No Mushrooms But A Nice Hike In The Weiser Stater Forest Roaring Creek Tract
My search for the orange birch, aspen and oak bolete mushrooms took me to the Roaring Creek Tract of the Weiser State Forest in Columbia County last Sunday. I had hiked there a few times and thought it might be a good place to look for these mushrooms. My family has gathered these “red top” mushrooms, as dad called them, since I was a child. As I related in prior blog posts the woods were I have been finding them for 25 years was leveled for industrial development. So I must find now a new area where they grow.
When I last hiked here in the Weiser Forest I remember seeing birch and pine trees growing along the trails in the former strip mined areas of the forest. This type of woodland is similar to my old area where I found them. . Unfortunately I soon learned that the pine trees weren’t the white pine favored by these mushrooms but rather pitch pine and hemlock trees. And the birch woods were overgrown and also not a good habitat for the mushrooms.
Although I didn’t find any of the “red top” mushrooms I did find a few red russula
and white amanita mushrooms along the Pond Trail. The amanita may be a destroying angel and would be lethal if eaten. You should not consume wild mushrooms unless you absolutely are 100% they are edible.
The weather here in Northeastern Pennsylvania had changed overnight with the arrival of a cold front. It was partly cloudy, windy and cool when I began my hike early Sunday morning. I was disappointed when I didn’t find any bolete mushrooms on the Pond Trail but decided to stay in the park and I hiked down the Headwaters trail.
I hoped to find some other edible mushrooms,such as the hen of the woods (ramheads we call them) and chicken mushrooms, in the deeper woods along this trail. As the chilly wind blew in the tree tops there were signs of the approaching Fall along the trail. There were many acorns scattered on the ground,
and a few red partridge berries.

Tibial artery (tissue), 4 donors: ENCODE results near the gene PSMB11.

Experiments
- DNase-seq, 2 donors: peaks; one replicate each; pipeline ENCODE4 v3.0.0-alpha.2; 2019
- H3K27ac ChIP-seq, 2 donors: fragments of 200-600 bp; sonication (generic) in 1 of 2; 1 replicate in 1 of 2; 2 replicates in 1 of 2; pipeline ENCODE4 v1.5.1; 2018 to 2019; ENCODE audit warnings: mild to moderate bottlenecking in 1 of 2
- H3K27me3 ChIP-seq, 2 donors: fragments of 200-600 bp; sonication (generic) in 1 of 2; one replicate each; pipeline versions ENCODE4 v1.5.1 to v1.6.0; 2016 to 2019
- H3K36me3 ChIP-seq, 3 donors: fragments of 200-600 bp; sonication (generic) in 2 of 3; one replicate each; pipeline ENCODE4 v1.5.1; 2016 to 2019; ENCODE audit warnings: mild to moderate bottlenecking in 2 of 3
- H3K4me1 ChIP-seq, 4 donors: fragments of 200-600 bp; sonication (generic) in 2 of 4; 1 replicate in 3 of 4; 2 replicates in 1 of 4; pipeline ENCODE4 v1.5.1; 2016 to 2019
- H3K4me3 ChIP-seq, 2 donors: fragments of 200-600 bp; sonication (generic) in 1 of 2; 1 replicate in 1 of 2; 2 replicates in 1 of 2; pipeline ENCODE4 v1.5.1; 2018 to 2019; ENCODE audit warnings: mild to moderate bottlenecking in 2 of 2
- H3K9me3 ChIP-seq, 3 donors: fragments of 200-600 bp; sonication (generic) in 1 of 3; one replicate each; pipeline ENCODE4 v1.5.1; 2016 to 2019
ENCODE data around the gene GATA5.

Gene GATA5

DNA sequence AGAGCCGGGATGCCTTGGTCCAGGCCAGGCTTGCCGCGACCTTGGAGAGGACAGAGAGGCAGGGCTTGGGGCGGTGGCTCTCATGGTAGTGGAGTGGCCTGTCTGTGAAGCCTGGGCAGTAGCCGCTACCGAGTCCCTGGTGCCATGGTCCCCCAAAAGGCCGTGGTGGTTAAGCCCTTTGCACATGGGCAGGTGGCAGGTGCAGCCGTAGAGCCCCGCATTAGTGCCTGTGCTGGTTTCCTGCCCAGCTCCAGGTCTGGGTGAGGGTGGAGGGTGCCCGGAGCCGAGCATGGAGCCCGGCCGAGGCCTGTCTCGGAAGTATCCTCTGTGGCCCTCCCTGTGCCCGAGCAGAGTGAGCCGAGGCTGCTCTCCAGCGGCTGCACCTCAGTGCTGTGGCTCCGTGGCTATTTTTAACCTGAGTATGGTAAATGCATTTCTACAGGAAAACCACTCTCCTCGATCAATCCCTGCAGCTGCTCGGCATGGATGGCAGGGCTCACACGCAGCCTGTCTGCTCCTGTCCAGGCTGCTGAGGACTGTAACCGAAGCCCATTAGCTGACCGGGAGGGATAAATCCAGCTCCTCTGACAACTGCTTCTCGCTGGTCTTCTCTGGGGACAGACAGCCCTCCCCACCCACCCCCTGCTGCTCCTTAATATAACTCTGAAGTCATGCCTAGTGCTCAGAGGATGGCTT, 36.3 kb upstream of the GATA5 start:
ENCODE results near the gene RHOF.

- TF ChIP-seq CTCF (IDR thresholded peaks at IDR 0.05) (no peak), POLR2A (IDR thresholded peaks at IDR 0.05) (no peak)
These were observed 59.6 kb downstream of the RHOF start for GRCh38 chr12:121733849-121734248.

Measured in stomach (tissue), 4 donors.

There were not many birds singing in the tree tops. Many already began their journey south. And I only had my macro lens with me. (I took the landscape photos with my iPhone). However I was still able to capture a photo of this turkey vulture perched high in a tree top, It may have been taking advantage of the strong northerly winds to begin it’s journey south for the Winter.
As I walked down the mountain side on the Headwaters trail I found a few more mushrooms, including, one of my favorites, a black velvet bolete. These mushrooms only grow on the roots of oak trees. The woods were mainly hemlock and pine but there were a few oaks and beech trees too, Unfortunately it was to old to eat
I also found an old chicken mushroom,
and a few other non edible mushrooms including a poisonous pigskin puffball.
Hanging on a silk thread was this interesting caterpillar which I could not identify.
I stopped and watched it squirm its way to the ground.
It seems I always find something of interest on my hikes. And I came across these interesting plant.
They are pinesaps and closely related to the white Indian pipes. Like the Indian pipes they are parasitic and have a complex relationship with mushrooms and the roots of trees.
I followed the Headwaters trail, under a canopy of old trees, to its end. There was a little used trail beyond the Headwaters Trail and I continued on. I came to a pole line.
Crossing the pole line, I continued to follow the trail and I came to an isolated valley with only one farm house and a barn.
I may have un-intentionally trespassed, since on my walk back I found a no trespassing sign on the entrance to the trail.
However there was none on the other side of the trail . I always respect posted property on my hikes.
It was now a long hike back up the mountain . I saw almost no wildlife on my way back. As I neared the end of seven mile hike, I found a field of wildflowers near the Weiser State Forest Visitor Center. Here the coneflowers,goldenrod and beebalm flowers,
attracted insects and butterflies. I think this is a pearl crescent butterfly.
There were also fritillary butterflies,
and a few others I could not identify.
Of course there were many grasshoppers jumping from plant to plant. They are everywhere this time of year.
It was near noon, and i was hungry so i left the butterflies and flowers and ended my hike. I didn’t find any edible mushrooms but I still enjoyed, as i always do, my seven mile hike in woods of Pennsylvania. Here is a link to some more photographs from my hike in Weiser State Forest. Weiser State Forest Roaring Creek Tracy August 30 2020
“Perhaps there is no thrill so great as that which comes with a walk in the freshness of morning air.”